Seattle-based Amazon is among the entities suing the organizers of traveling Amazon sales seminars that will be in Fresno and Visalia this week.
Written by David Castellon
There aren’t many of us who haven’t bought something on Amazon.com, but being a vendor on the world’s most popular online retail site still is a mystery to many.
But a series of seminars advertised in recent days on Facebook and other websites offers to change that, stating, “If you’re interested in being your own boss and selling products you’re passionate about, this FREE Amazon selling workshop is for YOU!”
At least one of the ads offers participants step-by-step training “for building your own Amazon selling business” and includes links to sign up to attend seminars scheduled for Friday at the Visalia Convention Center and Friday and Saturday at the DoubleTree by Hilton Hotel Fresno Convention Center.
While the Massachusetts-based business putting on the seminars, FBA Stores, LLC, offers attendees the opportunity to learn how to make lots of money on Amazon, Seattle-based Amazon itself, as well as the Washington state attorney general, have filed separate lawsuits claiming that FBA and its owners, brothers Christopher and Adam Bowser, are bilking people out of hundreds of dollars and up to tens of thousands of dollars by offering “inside” information on how to get rich off Amazon.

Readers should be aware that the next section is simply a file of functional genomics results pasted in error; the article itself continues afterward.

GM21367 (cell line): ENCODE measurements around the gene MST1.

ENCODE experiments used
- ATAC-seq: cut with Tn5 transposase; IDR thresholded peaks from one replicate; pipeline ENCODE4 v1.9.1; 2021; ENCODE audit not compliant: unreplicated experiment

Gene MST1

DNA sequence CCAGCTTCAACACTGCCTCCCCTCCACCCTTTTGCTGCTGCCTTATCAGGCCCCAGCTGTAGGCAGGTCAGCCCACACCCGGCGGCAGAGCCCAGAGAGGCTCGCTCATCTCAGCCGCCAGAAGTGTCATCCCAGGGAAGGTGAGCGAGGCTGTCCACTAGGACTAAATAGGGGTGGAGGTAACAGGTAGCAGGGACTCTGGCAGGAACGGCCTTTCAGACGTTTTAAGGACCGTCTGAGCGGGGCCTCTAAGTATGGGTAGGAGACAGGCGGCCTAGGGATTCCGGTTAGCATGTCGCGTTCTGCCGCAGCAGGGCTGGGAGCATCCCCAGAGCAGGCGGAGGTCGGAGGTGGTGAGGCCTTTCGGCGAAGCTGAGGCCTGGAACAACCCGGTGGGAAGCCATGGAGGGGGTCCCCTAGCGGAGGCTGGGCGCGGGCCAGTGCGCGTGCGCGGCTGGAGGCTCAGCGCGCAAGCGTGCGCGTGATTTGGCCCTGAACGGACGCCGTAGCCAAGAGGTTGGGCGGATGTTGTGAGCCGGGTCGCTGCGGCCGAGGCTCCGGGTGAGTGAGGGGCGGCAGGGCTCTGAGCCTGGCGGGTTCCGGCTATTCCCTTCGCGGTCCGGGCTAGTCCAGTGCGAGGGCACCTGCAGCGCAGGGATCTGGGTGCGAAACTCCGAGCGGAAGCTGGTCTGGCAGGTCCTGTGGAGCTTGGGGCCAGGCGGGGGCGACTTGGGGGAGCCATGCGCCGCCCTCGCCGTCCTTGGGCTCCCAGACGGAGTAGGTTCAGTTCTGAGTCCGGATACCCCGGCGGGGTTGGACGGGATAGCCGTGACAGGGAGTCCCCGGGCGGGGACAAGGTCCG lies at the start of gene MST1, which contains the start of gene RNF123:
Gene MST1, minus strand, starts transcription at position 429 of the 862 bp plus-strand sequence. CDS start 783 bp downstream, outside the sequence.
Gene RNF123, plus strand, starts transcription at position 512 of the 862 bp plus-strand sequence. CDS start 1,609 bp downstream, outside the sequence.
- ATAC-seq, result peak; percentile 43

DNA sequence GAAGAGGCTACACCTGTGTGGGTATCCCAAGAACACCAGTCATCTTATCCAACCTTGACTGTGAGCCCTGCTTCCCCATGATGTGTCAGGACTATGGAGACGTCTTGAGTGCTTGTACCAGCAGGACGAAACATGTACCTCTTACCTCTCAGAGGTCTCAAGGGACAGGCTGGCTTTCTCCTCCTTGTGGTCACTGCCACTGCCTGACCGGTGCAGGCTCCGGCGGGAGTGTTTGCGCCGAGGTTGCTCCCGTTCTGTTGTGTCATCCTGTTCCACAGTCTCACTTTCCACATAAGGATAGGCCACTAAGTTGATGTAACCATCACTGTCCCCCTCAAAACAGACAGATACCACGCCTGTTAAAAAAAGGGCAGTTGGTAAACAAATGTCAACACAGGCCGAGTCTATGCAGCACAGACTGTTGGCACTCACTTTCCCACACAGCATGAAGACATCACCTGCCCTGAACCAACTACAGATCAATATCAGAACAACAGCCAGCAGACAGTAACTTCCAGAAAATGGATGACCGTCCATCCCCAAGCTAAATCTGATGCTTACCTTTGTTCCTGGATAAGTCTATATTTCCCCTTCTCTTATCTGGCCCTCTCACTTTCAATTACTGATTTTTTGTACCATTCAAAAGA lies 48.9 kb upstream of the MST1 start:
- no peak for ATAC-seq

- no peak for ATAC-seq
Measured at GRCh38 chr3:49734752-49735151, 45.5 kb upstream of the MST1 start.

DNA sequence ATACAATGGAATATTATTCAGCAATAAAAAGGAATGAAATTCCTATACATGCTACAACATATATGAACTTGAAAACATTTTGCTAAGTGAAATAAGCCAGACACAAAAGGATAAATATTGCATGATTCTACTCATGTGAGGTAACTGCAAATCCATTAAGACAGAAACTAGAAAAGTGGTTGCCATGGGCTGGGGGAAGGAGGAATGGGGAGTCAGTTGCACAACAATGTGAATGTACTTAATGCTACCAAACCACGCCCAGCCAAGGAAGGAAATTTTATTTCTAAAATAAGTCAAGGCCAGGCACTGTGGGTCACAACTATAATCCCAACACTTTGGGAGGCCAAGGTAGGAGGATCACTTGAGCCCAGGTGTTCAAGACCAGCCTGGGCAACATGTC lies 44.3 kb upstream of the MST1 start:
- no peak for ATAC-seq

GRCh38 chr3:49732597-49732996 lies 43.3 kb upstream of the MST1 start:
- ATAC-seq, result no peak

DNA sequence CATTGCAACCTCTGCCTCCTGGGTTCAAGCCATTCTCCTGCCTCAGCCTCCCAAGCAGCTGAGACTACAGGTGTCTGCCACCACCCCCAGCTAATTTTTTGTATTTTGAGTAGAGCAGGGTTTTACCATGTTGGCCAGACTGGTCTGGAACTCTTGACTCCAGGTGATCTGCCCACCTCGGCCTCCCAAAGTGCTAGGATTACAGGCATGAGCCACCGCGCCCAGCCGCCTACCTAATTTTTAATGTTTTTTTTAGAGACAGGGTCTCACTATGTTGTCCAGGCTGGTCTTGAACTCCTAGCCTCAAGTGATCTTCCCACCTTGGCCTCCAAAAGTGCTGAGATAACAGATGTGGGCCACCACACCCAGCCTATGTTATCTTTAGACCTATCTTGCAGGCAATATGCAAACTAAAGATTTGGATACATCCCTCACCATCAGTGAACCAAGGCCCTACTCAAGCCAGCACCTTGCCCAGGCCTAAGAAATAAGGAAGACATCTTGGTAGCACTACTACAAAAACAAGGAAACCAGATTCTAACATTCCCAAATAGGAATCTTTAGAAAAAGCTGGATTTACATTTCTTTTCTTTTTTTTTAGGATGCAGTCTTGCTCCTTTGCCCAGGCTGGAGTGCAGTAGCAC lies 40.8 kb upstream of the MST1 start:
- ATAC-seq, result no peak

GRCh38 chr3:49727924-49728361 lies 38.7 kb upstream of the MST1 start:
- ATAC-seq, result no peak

Amazon’s 110-page lawsuit, filed early last month with the U.S. District Court for the Western District of Washington at Seattle, sums up its claim in the very first sentence: “Defendants Christopher and Adam Bowser are con-artists who prey on people hoping to become sellers on Amazon.com.
“When the Bowsers’ victims attend these seminars, they are duped into paying tens of thousands of dollars by false promises of unrealistic profits they will earn as Amazon sellers. The Bowsers do not and cannot deliver on their false promises because they have no special information about Amazon and no way to offer consumers any advantage as Amazon sellers; worse yet, the Bowsers actively mislead consumers about Amazon’s systems and what is permissible under Amazon’s selling policies,” it continues.
“When the Bowsers’ victims realize they have been duped [as many eventually do], the Bowsers refuse to return those victims’ money.”
Amazon goes on to claim that FBA’s actions hurt Amazon’s image and reputation, as the Bowsers deceitfully suggest they and their business are affiliated with Amazon by using the company’s well-known logo on marketing literature, banners and tickets to seminars when no affiliation exists.
“Defendants identify potential consumers by initially offering free in-person or online trainings where the Bowsers will ‘share secrets for making money on Amazon,’” states the consumer protection lawsuit also filed last month filed by Washington Attorney General Bob Ferguson in King County Superior Court in Seattle.
It goes on to say that consumers who attend these free workshops are targeted to sign up for additional workshops and training packages ranging in cost from nearly $1,000 up to $35,000.
“FBA Stores then pressures consumers to apply for financing for starter capital, often pressuring consumers to apply for multiple credit cards or to take out mortgages on their property to cover the cost. Third-party credit vendors are on-site during these events, and may have an affiliation with FBA Stores,” according to the press release.